April, 2013 Archives - Engine Builder Magazine
Engine Builder Shop Solutions: April 2013

Making Your Own Piston Ring Compressor Some customers have been asking me for piston ring compressors in sizes we do not carry. My suggestion to them is to do what I do. Look in a cylinder sleeve catalog and find one that is close to the ID of the job you’re working on. Place the

Ready for a Diesel Resurgence?

Diesel engine building will soon see an increase in numbers – very soon!   Why do I say that?   In an effort to eliminate smoking engines and reduce emissions, the EPA came down hard on tuner manufacturers just a few months ago, issuing warning/cease notices on diesel particulate filters (DPF) and EGR delete tunes/kits.

Performance Gaskets & Surface Finishes

The most critical engine gaskets are the head gaskets since they have to withstand the heat and pressure of combustion. And unless the engine is a drag motor with a solid billet or filled block, the head gaskets also have to keep coolant out of the cylinders.   Many performance engines are capable of making

Valve Seats & Guides

Most engine builders worth their salt know that with the components and technology available today, it’s not that difficult of a task to make horsepower. With the availability of so many performance parts – whether it’s from the OEM or the aftermarket – engine builders can pull from vast resources to achieve a balance between

‘Heads Up’ On Today’s Cylinder Heads & Bolts

Some say the air cleaner of an engine is like the front door of a house. That is, it’s what you see first and foremost. And the home owner can use that door to make a statement about the house without anyone seeing what’s inside. Much like what an air cleaner says about an engine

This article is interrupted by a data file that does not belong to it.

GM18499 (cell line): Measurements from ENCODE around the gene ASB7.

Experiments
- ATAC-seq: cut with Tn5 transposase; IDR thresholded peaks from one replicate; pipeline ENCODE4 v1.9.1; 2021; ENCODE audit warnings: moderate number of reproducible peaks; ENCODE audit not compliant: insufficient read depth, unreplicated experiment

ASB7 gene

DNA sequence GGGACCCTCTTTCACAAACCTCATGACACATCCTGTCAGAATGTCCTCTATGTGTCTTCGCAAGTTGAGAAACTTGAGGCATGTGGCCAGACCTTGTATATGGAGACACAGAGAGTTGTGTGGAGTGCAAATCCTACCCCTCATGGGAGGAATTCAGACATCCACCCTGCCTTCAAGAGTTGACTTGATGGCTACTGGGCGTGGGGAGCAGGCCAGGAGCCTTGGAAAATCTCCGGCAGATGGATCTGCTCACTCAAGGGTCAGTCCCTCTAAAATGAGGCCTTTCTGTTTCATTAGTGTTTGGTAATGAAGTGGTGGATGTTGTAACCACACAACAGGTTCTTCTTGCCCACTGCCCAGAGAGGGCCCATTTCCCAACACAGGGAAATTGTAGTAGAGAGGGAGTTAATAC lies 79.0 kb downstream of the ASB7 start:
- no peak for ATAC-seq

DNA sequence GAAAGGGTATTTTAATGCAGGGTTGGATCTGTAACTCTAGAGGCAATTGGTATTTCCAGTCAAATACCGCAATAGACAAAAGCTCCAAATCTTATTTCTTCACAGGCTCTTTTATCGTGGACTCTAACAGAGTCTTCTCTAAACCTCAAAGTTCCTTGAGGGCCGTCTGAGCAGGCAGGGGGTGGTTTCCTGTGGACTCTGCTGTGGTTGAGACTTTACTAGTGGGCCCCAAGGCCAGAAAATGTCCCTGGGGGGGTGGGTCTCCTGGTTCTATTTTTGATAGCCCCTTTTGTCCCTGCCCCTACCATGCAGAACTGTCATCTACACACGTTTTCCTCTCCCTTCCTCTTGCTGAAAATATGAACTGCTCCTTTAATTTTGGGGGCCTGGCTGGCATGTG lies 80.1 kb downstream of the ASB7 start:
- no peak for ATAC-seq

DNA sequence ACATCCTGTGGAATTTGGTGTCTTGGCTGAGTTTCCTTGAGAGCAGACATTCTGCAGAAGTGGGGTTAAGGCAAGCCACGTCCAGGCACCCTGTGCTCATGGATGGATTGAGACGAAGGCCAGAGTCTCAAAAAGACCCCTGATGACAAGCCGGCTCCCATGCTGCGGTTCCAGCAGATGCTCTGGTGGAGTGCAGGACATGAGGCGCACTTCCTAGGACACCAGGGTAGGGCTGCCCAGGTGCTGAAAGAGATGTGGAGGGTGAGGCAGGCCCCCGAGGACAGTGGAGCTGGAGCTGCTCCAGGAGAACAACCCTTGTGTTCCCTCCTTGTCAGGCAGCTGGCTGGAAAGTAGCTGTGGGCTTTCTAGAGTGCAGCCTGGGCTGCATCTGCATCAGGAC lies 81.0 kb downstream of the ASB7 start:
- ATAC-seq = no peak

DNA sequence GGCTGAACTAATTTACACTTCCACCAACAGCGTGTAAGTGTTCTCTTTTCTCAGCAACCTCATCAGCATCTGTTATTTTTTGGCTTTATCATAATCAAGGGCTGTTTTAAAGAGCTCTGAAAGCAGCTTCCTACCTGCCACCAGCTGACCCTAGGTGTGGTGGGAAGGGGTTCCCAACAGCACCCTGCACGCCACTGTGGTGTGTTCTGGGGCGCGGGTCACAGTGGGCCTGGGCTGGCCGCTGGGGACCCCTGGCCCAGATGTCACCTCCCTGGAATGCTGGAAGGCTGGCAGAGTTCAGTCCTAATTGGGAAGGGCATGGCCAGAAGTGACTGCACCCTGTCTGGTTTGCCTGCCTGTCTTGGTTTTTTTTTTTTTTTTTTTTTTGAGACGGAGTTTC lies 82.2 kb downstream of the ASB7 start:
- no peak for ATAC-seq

Selecting the right components to make a rock-solid valvetrain is key to assembling an engine that will last – and win. The pushrods, rockers and valve springs must be able to handle all of the stresses of the camshaft rotating with high spring pressures and with huge lift. Weakness in any part of the system

Going Green Not Just for Irish

Did you know that as engine builders, we were green long before green became the IN thing? We were green even before Kermit said it wasn’t easy. How are we green, you ask? We are green because we rebuild, which means we recycle.   Green is defined as: • Relating to or being an environmentalist

Not Quite a Full Pull

In tractor pulling parlance, a “hook” is when you  attempt a pull. A “full pull” is one in which you go the maximum distance of 300 feet. At Engine Builder, we’re mourning one of our own, who made the hook, but didn’t quite get the full pull. Jim Walbolt, who had been a contributor to

Green Strategies: Cleaning Techniques & Equipment

It may seem that there’s nothing natural about cleaning an engine. Even after the couple of hours of cleaning time, the engine might be cleaner than the tech working on it – but the engine still needs cleaned (and so does the cleaning crew from time to time). We are long from the days of

Green Strategies: Recycling Scrap and Precious Metals

Engine rebuilding, arguably the truest form of recycling, restores core durability and is part of the 3 Rs: Reduce, Reuse and Recycle. In fact, the very definition of the word “recycle” could be interchanged with “engine rebuilding.” Recycling means to reuse or make (a substance) available for reuse for biological activities through natural processes of

Green Strategies: Efficient Shop Operations

If you really think about it, the engine building/remanufacturing industry is the true essence of going green. After all, you’re recycling:   1. A used product for further performance; 2. The solvents for other use; and 3. Your shop’s revenue as you have to make more profit from fewer rebuilds.   “Most motors don’t run

Green Strategies: Handling Shop Waste

The amount of used oil and other hazardous solvents can pile up in a hurry when you’re hustling through the day’s engine work. Then you realize the space at the back of your shop is getting cluttered and your waste tank is filling up. It’s time to take care of the waste. From the early